When I was little my parents used to take me and my brother to a little restaurant in a converted watermill called Bluebeckers. I loved it there. It was my favourite restaurant and always on the tip of my tongue when my parents asked if we wanted to eat anywhere special. Through my nine-year-old, rose-tinted view, the food here was magical. If we were good and minded our manners, there wasn’t a limit to the greasy and sugary delights we were allowed to shovel in on these special occasions.
I remember beaming from ear to ear, straining upwards in my seat, back so ram-rod straight and cutlery so carefully held and deployed that I must have looked like a marionette as plates of steak and juicy burgers dribbling cheese over thick-cut chips were placed in front of me. I remember the violent green of the ‘Vampire Float’ that came topped with a bobbing and writhing puff of vanilla ice cream, slowly dissolving into the fizzing, toxic spillage soft drink. I remember my brother rowing me out onto the little lake they had and smacking me in the face with an oar and the chocolate fudge cake my mother fed me to make the pain of my fat lip go away. But mostly I remember the hot fudge Sundaes they served there.
Before Bluebeckers I don’t think I had ever had a proper Sundae. I’d run for Fabs and Zaps from the ice cream vans that pootled along our road; I’d wolfed down globes of Gino Ginelli’s fudge swirl when I was staying at my grandparents in Dorset and I distinctly remember my first magnum ice cream and the dangerous crack of chocolate that thundered from that first, wondrous bite.
These Sundaes where the real deal: tall glasses with chocolate and vanilla ice cream layered with fudge bites and popping candy that arrived with a jug of warm, fudge sauce. Bluebeckers might be long gone now but I still dream about their baby jugs of fudge sauce.
So when I was asked by luxury Swiss ice cream brand Mövenpick if I wanted to create an original Sundae recipe using their premium range of ice creams, I was elated. And it would mean that I was in for a chance of winning a two-hour master class with The Langham’s head pastry chef, Cherish Finden, as well as afternoon tea in The Palm Court. I might not be able to have another Bluebeckers Sundae but I could still make my own version.
How can you possibly improve on such a winning combination as ice cream, fruit and sauce? The only thing I could think of was to make it more grown up and what do grown ups like? All together now, booze! Well, at least this grown up does and there’s nothing more that I love on balmy, summer days like this than a glass of Pimms, full of chopped fruit and clinking with ice.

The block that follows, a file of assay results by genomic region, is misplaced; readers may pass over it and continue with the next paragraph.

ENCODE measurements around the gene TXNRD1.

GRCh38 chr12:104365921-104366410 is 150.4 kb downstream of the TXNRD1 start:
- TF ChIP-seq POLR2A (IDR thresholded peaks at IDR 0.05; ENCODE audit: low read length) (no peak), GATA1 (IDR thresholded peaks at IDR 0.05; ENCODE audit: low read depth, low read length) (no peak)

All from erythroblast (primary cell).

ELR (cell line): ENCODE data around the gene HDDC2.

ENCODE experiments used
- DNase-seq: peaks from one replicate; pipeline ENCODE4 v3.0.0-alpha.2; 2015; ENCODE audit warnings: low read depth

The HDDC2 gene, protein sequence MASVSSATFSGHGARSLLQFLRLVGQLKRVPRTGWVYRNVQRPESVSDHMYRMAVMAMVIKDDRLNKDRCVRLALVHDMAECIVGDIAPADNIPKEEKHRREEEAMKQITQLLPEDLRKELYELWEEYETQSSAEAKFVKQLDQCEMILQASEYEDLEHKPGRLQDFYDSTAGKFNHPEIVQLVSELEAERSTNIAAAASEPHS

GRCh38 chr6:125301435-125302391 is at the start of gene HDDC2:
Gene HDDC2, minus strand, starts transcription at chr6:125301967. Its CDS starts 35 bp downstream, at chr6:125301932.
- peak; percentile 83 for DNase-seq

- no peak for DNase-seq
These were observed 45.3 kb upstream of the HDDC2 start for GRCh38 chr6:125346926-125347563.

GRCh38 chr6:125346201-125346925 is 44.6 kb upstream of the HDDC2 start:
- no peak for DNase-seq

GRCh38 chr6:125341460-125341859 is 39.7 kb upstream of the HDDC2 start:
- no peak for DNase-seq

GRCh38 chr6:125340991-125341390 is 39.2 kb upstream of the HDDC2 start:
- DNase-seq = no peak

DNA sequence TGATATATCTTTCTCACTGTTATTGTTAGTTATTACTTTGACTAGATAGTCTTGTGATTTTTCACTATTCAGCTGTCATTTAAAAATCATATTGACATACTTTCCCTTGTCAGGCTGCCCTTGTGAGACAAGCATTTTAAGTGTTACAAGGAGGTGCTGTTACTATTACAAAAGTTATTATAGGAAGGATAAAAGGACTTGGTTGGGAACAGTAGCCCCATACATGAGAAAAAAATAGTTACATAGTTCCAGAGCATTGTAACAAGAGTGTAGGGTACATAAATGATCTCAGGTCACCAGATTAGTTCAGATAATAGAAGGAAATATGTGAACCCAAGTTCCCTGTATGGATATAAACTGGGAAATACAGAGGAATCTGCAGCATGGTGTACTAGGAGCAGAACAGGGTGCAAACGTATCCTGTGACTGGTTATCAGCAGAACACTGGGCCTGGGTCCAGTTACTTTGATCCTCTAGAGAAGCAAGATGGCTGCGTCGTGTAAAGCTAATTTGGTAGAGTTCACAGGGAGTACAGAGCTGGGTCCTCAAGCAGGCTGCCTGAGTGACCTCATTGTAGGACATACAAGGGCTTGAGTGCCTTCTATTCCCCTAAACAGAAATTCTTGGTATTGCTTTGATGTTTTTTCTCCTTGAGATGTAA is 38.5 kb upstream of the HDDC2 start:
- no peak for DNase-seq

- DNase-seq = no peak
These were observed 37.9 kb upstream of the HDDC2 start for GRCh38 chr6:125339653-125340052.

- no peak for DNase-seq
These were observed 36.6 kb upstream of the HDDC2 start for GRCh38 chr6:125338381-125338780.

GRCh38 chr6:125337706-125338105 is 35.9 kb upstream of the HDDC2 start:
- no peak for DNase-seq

So here it is, my Pimms Sundae where orange Pimms jelly and lemon syrup infused shortcake meets candied cucumber, crystallised mint and as much creamy Mövenpick ice cream as I can squeeze into a glass, all topped with lashings of Pimms and strawberry syrup.
It’s grown up jelly and ice cream with a few little treats and surprises layered in, because everyone knows that half the fun of a Sundae is eating your way down through each layer until you manage to excavate something new.
It may seem like there are a lot of different components to this, but most of them can be made in advance. You can store the cucumber thins and mint leaves in tupperware for a few days until you’re ready to use them and the jelly, syrup and shortcake can be made the night before, meaning that come serving time the only thing you have to worry about is how much you can shove into a Sundae glass without looking like Bruce Bogtrotter on a mission.
for the orange Pimms jelly
6 ripe oranges
2 tbsp caster sugar (to taste)
10 strawberries, quartered
3 sheets of leaf gelatine
These jellies pack a hugely alcoholic punch and aren’t overly sweet, which make them the perfect accompaniment to the rest of the sugary ingredients in this Sundae recipe. Most Pimms jelly recipes use pre-made jelly cubes or lemonade, but this easy-peasy one just uses fruit juice and gelatine to set these bronze-coloured wobbly beauties.
You’ll need to start by making the jelly as this can take up to five hours to set in the fridge.
- Slice and squeeze the oranges, making sure you get all the juice out and add the juice from the lemon – I like to warm citrus fruits in the microwave for 30 seconds or leave them in the sun for an hour or so to get the juice flowing.
- Pass the juice through a sieve to get rid of most of the pulp and any stray seeds you may have squeezed into the mix and add the 300ml of Pimms – you should have about 600ml of liquid now.
- Soak the gelatine sheets in cold water until they’re soft while you warm half of the juice mixture in a saucepan on the stove. When it’s warm, squeeze the excess water from the gelatine and stir into the warmed juice.